Katherine Everest is a young Australian lady who lives in Melbourne some 600 miles from Adelaide, South Australia. She recently rang me to say she had just discovered this site and that she had been working in Buduburam for a couple of months in 2005 as a volunteer. Many people ask me how do I know that what I say about Buduburam is true - so I asked her to send me a report on her impressions of Buduburam. Here it is:
From: Katherine Everist
Hi Dick, Here is the letter that I promised you. I really am going to struggle to keep this short, because there is so much to tell about Buduburam but I’ll do my best to keep this relevant to the site. The first thing I will say is the reports on your site are accurate. The situation there is one of constant struggle and hardship, in saying that and considering the context I think the residents of Buduburam have done a fantastic job in many regards to make it a liveable place and some have succeed in becoming self-reliant and have contributed to a thriving community in some ways. However I do believe for the majority life is a daily struggle. When you think of a refugee camp what do you picture? Make shift tents, absolute squalor, disease. I am not trying to glorify Buduburam, but the situation there is different to what you would imagine in many ways. My first impression was one of shock, walking down the street, there are people totally kitted out in the latest fashions, there is contemporary music blaring from speakers and there are people happily chatting away on cell phones. There are schools; some children have the chance to get an education that is not saying all do because there are many families that sadly do not have the means. The schools though are extremely over-crowded and very under-resourced.
There are so many churches and I believe this serves as a fantastic outlet for the people because their faith is so strong and to have a place where they can worship safely and when they want is a real privilege. There’s a health care clinic, this is over-crowded and people will not always get seen on a timely manner, but it is in operation and when I was there had international doctors working. I don’t want you to think Buduburam is something it is not, there are many problems and many people who are in need of vital assistance. In the eyes of the international community though Buduburam is a “success story”, for many of the reasons that I mentioned above and as a result major aid organizations have pulled out and believe that it is a self-sufficient community that will go on running well by itself.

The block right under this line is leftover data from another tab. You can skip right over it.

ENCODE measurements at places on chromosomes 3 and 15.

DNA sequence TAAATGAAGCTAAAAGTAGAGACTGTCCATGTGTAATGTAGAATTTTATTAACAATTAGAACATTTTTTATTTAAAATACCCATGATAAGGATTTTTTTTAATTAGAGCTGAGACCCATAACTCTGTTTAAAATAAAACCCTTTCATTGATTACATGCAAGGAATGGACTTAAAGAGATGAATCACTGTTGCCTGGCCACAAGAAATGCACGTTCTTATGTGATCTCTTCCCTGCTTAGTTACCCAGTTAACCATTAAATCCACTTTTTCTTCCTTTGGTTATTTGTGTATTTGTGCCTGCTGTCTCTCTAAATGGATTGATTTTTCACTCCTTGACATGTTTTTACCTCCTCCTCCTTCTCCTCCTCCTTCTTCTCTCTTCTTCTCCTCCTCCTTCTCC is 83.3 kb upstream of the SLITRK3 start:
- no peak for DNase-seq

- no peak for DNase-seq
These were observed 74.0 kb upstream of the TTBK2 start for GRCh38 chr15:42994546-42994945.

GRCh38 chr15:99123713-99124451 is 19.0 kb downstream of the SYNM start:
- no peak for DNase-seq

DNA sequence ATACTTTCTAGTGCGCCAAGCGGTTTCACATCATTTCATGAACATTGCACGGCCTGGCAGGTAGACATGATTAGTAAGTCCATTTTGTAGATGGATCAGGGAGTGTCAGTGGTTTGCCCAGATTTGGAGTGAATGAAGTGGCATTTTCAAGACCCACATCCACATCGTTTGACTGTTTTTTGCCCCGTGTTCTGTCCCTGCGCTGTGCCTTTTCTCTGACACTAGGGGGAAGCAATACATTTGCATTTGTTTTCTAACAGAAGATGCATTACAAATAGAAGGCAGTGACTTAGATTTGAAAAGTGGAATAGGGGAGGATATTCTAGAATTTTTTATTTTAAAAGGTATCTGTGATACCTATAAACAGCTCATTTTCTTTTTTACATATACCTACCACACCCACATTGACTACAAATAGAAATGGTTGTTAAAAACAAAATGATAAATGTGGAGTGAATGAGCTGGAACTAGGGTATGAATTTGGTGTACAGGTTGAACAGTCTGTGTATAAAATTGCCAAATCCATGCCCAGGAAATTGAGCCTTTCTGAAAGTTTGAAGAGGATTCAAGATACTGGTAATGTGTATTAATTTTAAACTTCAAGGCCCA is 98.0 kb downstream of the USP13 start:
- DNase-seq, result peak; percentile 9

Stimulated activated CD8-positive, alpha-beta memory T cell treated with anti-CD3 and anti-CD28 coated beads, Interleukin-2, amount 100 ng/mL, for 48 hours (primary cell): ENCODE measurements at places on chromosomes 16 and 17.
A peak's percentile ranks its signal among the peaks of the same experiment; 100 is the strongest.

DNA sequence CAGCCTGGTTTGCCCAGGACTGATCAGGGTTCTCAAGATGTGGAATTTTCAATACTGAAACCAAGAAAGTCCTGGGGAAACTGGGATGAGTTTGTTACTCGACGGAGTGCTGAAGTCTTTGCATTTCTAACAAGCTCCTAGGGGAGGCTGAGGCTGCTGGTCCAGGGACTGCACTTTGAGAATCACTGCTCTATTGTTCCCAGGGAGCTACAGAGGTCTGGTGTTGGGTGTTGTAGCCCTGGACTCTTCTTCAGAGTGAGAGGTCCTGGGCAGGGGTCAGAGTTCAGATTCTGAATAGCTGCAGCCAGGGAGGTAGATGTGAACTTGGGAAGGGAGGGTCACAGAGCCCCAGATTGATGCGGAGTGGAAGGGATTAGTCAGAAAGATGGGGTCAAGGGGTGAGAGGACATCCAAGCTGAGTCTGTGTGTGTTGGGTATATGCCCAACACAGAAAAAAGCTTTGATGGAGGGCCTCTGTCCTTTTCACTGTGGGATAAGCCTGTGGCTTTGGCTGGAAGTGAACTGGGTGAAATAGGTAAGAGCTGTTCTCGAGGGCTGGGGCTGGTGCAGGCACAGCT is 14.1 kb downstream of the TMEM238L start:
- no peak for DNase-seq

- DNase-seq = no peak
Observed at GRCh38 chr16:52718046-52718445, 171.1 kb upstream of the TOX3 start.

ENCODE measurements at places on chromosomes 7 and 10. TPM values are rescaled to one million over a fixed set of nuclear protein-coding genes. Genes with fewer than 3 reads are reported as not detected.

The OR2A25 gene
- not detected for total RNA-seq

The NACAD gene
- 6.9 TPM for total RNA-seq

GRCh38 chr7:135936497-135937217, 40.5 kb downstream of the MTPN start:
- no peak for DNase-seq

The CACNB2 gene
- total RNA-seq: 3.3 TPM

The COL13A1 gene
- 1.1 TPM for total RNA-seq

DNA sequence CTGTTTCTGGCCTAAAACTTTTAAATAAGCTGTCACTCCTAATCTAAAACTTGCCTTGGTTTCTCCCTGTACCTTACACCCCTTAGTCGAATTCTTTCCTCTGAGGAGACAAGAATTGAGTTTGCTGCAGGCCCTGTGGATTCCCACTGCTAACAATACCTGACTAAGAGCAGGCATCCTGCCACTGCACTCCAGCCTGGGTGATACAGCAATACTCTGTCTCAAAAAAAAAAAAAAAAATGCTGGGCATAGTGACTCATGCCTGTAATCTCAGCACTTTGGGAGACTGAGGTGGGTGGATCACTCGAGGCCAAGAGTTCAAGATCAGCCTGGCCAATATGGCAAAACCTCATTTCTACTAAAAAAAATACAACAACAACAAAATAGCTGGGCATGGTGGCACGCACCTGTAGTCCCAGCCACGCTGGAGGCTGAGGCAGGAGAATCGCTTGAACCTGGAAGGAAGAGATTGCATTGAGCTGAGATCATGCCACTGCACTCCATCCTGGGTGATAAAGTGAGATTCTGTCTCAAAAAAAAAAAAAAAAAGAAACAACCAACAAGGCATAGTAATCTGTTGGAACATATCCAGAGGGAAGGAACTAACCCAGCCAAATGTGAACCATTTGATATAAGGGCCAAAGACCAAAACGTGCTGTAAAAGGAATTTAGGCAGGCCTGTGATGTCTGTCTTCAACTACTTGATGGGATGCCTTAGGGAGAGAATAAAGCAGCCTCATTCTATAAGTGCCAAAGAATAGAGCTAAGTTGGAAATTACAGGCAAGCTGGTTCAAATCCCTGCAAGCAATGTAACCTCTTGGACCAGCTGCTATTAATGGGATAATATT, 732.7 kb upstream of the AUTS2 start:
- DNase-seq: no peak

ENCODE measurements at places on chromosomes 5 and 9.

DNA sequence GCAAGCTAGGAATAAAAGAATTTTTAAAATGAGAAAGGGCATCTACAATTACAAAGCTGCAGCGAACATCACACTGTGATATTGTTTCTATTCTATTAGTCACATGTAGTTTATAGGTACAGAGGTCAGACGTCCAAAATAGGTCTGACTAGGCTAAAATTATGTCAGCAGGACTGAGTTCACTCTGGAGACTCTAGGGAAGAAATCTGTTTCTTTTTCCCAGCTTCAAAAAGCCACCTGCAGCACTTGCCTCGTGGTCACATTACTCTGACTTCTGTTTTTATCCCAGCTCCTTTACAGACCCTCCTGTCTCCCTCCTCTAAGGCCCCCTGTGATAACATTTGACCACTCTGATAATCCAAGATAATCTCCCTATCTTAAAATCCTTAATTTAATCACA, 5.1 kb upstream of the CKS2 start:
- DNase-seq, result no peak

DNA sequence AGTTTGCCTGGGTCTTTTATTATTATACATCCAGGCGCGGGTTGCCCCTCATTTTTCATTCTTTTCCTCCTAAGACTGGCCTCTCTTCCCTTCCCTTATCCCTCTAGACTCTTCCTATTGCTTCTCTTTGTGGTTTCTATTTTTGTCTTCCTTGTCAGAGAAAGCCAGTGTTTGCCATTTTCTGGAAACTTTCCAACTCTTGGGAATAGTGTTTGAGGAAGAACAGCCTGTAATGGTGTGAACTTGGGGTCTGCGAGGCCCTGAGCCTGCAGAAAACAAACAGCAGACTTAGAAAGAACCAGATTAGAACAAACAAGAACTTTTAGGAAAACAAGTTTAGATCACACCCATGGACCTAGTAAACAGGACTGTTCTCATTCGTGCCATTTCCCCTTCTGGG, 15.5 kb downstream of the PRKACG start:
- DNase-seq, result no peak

However there is the constant problem that people can’t work, Ghana is strapped for resources and can’t have over 40,000 refugees competing for their jobs. So the majority of these people spend their days sitting idly by, doing nothing, with no stimuli. A situation like this, for months and years on end breeds desperation and depression. And with no chance to generate an income there’s the constant problem of finding the means to survive. The focus is on children’s education, but many adults, fled Liberia during their schooling and haven’t resumed education. Now people are returning to Liberia and many I talked to were worried because they believed they had no skills to offer and would struggle to find work. Sure some people are doing ok, but reports and through talking with locals indicate that this “success story” is confined to those who have relatives living abroad, who send them money on a regular basis. This is believed to be around 10% of the inhabitants. The majority are left with very little resources and very little opportunity to generate money. And everything on Buduburam costs money, from the schools, to the water, to the toilets.
Occasionally the World Food Program distributes basic staples, such as flour and oil, but to qualify to receive food is almost impossible and the majority receives nothing. The overcrowding in Buduburam is a big problem, the pod of land was not designed for this many people, more people are arriving and sucking the resources dry. Furthermore Ghana does not have the means to support such a large amount of people. But with no international assistance coming from any of the major organizations I really dread to think what will become. Because ultimately the more people who arrive, the harder the struggle becomes for survival and with it being perceived as a “success story” there’s no end in sight. I really worry for the people there, because the international community perceives their situation, considering the circumstances to be good and even though by comparison it is, there are still massive inequalities and a severe lack of opportunity.
Residents now are returning to Liberia, other’s have been repatriated elsewhere, but there are still thousands that can’t return to Liberia, their there lives have been erased, many had political ties. These people don’t have relatives overseas that can support them or assist them in seeking refuge elsewhere and so right now Buduburam is the only place for them.
I hope this is ok. If you would like any info regarding a particular issue just let me know. This is a very basic run down of the situation. Regards, Katherine __________________________________________________